There seems no good solution to the problem Costa Rica has with the appreciation of its currency, which has meant a loss of competitiveness of its exports, especially agricultural, by about 5% annually over the past 4 years.
The construction sector, whose contracts are mostly in U.S. dollars, has lost 15% of its revenue in the last year because of Colon appreciation. The picture is similar in the tourism sector, which fails to recover from the effects of the financial crisis of 2008.
All of this has direct impact on employment, which since March 2010, after implying recovery, has averaged 1,100 lost jobs per month in the private sector.
Central Bank insists on not intervening in the exchange rate, explaining that buying dollars in the foreign exchange market leads to higher inflation, which ultimately affects the lower income sectors.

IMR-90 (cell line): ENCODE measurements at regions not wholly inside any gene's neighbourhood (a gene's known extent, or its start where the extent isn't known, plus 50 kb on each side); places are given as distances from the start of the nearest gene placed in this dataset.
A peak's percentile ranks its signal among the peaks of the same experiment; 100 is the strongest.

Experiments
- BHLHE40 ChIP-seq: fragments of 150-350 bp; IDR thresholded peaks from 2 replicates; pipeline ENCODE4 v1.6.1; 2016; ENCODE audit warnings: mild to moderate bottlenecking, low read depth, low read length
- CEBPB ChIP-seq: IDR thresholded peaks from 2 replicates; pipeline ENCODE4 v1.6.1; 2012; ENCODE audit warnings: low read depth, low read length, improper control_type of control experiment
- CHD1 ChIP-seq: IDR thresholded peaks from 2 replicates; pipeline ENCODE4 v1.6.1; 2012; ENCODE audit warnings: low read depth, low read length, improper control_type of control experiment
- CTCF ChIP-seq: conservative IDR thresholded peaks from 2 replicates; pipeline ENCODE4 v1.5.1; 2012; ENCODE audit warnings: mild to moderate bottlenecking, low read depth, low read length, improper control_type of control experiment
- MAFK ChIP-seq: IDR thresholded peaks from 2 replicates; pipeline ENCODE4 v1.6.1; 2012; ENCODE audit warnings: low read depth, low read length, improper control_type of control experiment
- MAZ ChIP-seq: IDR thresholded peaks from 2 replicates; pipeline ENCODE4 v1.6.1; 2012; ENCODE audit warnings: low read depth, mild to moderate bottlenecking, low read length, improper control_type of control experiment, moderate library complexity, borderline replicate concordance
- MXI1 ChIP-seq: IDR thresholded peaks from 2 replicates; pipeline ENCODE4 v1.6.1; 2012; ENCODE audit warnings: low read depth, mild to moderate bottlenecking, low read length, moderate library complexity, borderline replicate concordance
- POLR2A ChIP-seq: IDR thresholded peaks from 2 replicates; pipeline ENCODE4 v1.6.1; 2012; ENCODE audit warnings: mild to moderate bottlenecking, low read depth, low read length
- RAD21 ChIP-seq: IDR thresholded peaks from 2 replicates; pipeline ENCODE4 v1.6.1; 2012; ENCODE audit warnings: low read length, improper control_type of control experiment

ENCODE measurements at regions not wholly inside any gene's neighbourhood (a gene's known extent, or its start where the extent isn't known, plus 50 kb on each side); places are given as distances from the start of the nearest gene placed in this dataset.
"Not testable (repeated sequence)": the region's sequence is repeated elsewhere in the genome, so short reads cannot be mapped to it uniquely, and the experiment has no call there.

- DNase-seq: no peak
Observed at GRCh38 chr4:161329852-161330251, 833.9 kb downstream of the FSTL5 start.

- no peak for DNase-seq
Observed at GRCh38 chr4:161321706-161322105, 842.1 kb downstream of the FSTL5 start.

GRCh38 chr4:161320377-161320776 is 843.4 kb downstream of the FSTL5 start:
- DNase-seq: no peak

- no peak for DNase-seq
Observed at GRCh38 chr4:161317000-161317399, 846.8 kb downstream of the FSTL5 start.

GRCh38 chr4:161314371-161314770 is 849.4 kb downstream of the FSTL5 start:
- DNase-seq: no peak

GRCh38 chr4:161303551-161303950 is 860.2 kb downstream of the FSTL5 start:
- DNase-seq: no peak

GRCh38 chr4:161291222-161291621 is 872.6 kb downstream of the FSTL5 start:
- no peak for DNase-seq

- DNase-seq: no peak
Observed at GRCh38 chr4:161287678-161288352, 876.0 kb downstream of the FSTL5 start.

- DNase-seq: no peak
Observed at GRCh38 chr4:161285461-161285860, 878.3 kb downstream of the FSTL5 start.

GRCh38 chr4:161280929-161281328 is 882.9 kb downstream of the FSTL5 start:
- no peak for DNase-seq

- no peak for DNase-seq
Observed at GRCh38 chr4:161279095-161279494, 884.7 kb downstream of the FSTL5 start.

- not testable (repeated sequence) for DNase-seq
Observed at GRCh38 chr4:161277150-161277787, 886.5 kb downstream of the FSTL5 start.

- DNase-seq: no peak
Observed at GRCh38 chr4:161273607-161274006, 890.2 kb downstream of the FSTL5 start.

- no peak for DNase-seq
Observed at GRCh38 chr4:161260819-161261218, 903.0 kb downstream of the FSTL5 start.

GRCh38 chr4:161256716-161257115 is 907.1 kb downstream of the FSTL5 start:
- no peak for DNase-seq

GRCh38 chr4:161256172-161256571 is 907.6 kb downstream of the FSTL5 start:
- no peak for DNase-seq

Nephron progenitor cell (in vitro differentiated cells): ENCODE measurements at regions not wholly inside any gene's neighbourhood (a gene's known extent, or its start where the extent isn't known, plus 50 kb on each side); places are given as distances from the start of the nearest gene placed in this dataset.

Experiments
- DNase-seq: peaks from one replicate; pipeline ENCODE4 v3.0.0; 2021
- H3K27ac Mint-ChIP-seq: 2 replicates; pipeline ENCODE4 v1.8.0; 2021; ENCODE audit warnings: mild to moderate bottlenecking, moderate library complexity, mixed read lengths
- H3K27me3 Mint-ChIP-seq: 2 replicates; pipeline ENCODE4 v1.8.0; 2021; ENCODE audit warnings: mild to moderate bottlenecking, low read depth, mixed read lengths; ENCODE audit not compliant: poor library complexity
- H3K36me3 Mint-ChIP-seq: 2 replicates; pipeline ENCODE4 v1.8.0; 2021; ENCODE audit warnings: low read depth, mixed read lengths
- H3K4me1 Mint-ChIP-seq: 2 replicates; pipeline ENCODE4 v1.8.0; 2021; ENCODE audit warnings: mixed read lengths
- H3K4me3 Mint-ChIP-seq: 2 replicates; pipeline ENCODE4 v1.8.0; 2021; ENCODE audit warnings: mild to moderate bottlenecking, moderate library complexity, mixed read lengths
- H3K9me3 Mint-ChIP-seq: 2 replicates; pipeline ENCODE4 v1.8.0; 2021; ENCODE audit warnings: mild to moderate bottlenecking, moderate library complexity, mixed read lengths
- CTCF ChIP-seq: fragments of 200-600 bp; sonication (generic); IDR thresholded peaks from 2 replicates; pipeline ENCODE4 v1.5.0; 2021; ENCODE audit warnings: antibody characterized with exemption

A bill is being prepared to impose taxes on money which enters the country seeking to exploit the gap between interest rates in local currency and in dollars.
Furthermore President Chinchilla has issued a directive to state banks to stop competing with each other to attract investments from large institutions, such as the Instituto Costarricense de Electricidad, the Social Security Department, or the National Insurance Institute. It also requires public institutions to make new investments exclusively in state banks.
Research backed by the export sector concludes that in order to reach the breakeven point, the colon needs to devalue by 20% against the dollar within three years.
Analysis by the economist and former bank manager Gerardo Corrales suggests that the exchange rate needs to depreciate by 20% in order to reach its "real" value and balance.To avoid the effect of a sudden devaluation it has been proposed that the increase be done gradually by the Central Bank.
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